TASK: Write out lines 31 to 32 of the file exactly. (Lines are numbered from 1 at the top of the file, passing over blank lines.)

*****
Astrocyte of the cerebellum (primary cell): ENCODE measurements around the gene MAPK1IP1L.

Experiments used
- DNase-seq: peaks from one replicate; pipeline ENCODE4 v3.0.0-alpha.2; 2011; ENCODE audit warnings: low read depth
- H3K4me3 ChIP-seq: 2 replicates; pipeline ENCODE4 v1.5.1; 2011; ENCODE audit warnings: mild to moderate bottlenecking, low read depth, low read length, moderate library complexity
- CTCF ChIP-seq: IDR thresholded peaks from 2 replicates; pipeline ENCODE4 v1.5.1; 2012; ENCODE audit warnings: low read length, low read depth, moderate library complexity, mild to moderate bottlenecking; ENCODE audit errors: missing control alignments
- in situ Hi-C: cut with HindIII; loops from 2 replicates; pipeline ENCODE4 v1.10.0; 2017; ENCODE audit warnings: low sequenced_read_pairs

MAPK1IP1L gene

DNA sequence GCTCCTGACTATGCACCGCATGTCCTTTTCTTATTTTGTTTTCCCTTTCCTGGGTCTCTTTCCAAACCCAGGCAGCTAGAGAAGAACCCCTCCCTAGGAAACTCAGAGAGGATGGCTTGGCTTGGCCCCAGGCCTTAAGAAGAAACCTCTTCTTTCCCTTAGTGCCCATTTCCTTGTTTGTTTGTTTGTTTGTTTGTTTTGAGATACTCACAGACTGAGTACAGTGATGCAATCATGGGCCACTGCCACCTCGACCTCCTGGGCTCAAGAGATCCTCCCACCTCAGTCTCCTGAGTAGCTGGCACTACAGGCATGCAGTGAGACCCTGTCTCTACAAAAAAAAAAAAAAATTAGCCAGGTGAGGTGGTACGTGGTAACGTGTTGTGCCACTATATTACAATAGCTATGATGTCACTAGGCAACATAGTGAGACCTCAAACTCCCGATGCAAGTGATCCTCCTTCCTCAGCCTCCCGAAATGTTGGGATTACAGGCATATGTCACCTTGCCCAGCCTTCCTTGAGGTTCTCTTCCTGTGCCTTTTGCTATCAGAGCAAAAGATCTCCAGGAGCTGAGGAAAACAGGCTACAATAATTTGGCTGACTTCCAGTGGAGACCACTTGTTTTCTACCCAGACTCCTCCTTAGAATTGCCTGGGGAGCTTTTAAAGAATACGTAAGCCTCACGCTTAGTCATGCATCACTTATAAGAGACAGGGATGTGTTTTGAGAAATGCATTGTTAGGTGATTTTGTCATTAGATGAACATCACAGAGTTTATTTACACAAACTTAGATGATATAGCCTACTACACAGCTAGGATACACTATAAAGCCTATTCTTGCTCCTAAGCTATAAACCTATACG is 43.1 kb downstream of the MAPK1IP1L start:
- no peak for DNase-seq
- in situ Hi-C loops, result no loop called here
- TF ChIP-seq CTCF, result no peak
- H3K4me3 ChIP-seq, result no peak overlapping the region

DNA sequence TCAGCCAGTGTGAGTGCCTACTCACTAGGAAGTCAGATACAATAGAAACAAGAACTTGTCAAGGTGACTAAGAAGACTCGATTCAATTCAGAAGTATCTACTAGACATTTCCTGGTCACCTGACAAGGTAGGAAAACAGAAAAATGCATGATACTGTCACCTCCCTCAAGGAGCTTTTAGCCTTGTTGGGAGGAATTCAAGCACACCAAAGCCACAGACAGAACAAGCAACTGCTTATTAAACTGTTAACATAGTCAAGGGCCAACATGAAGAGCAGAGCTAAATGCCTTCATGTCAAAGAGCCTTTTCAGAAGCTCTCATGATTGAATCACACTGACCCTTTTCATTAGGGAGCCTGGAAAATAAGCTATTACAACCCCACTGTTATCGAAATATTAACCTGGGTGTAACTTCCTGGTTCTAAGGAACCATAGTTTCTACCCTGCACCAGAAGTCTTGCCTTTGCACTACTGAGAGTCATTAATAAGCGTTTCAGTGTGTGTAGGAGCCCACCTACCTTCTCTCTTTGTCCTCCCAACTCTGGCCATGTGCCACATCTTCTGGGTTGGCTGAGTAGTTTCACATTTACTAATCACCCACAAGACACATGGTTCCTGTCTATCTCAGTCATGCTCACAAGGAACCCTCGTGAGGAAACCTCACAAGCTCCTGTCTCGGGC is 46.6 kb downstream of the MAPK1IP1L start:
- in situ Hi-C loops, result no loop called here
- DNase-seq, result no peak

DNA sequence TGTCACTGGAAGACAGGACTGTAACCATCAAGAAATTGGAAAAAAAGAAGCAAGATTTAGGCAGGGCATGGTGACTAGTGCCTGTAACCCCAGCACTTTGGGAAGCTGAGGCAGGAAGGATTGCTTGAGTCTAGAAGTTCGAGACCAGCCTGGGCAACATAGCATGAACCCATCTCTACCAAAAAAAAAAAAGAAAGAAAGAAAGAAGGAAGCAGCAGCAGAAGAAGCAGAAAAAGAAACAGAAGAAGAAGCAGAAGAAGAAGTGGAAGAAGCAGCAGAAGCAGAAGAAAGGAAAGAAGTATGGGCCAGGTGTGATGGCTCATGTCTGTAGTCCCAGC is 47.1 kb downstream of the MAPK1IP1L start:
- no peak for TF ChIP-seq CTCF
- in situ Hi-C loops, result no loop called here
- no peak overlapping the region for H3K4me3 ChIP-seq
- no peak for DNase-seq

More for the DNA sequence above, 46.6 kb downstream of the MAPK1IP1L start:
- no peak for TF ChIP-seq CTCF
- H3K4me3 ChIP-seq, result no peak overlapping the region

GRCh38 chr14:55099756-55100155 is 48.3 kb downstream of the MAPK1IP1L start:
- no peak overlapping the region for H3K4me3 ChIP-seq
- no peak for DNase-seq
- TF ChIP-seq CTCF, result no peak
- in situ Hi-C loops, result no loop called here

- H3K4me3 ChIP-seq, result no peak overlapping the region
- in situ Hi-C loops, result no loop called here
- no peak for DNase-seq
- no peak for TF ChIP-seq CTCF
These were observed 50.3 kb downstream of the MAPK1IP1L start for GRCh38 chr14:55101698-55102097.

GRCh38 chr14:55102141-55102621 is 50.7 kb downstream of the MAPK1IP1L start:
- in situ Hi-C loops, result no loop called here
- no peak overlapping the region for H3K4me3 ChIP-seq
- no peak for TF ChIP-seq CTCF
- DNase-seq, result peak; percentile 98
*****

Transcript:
- no peak for DNase-seq
- no peak for TF ChIP-seq CTCF